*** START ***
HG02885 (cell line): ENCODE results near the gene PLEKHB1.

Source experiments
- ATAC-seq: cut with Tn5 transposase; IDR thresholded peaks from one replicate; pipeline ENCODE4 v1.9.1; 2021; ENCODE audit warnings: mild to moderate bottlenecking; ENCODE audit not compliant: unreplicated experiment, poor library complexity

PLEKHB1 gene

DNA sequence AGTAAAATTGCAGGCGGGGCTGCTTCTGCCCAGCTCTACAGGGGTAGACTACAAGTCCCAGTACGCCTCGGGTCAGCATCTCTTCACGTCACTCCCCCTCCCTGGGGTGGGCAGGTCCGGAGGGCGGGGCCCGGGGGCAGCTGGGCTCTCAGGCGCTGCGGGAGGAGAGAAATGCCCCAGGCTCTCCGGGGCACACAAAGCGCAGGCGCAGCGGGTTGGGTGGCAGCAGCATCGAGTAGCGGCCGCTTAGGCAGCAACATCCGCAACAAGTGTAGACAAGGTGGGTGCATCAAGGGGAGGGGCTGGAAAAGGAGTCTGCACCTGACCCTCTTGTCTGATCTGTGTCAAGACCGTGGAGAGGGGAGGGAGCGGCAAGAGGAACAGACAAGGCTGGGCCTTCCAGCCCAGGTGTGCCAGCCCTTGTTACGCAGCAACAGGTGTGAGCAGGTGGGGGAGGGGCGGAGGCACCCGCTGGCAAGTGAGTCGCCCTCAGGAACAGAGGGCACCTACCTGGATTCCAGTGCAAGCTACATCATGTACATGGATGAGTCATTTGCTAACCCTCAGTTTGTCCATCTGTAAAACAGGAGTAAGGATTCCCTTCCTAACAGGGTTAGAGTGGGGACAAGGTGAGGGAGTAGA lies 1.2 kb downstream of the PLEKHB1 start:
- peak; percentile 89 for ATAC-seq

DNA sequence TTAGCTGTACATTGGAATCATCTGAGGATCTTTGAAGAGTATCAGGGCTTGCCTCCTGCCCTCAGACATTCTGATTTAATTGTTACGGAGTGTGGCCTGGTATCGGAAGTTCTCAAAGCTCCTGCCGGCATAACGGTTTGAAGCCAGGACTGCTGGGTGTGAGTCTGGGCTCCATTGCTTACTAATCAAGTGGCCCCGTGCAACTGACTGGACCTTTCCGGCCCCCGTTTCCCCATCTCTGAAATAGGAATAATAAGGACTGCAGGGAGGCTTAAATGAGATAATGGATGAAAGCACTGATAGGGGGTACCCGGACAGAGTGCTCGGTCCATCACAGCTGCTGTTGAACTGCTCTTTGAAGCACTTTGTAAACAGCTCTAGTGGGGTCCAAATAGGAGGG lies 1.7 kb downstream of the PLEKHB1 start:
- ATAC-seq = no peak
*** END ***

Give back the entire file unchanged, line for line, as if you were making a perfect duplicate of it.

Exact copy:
HG02885 (cell line): ENCODE results near the gene PLEKHB1.

Source experiments
- ATAC-seq: cut with Tn5 transposase; IDR thresholded peaks from one replicate; pipeline ENCODE4 v1.9.1; 2021; ENCODE audit warnings: mild to moderate bottlenecking; ENCODE audit not compliant: unreplicated experiment, poor library complexity

PLEKHB1 gene

DNA sequence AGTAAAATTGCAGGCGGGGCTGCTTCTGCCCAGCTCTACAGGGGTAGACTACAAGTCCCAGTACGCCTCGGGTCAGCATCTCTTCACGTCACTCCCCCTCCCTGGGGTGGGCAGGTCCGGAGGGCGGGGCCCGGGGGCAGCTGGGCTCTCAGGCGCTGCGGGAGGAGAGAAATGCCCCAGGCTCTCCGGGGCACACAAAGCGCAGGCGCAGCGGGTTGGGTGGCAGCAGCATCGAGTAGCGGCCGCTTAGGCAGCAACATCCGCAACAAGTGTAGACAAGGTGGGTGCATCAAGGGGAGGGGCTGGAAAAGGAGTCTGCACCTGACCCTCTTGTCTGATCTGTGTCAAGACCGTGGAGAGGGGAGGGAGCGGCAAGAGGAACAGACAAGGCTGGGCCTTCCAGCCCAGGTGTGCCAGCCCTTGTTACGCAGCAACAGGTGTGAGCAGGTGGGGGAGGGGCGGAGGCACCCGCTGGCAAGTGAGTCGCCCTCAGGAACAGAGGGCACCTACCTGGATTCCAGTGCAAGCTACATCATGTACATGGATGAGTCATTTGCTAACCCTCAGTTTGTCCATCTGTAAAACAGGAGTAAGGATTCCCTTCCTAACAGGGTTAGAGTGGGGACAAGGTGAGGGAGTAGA lies 1.2 kb downstream of the PLEKHB1 start:
- peak; percentile 89 for ATAC-seq

DNA sequence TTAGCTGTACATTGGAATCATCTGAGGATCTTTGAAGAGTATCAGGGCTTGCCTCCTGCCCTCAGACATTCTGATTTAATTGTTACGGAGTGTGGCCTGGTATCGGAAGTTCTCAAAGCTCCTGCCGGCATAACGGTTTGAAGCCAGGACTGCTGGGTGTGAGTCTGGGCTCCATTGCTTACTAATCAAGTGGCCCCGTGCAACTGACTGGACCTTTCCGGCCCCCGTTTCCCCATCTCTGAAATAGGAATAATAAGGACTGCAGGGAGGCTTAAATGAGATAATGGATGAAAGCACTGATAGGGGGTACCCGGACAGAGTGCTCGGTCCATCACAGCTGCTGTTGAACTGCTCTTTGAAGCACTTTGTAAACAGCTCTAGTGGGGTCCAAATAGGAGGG lies 1.7 kb downstream of the PLEKHB1 start:
- ATAC-seq = no peak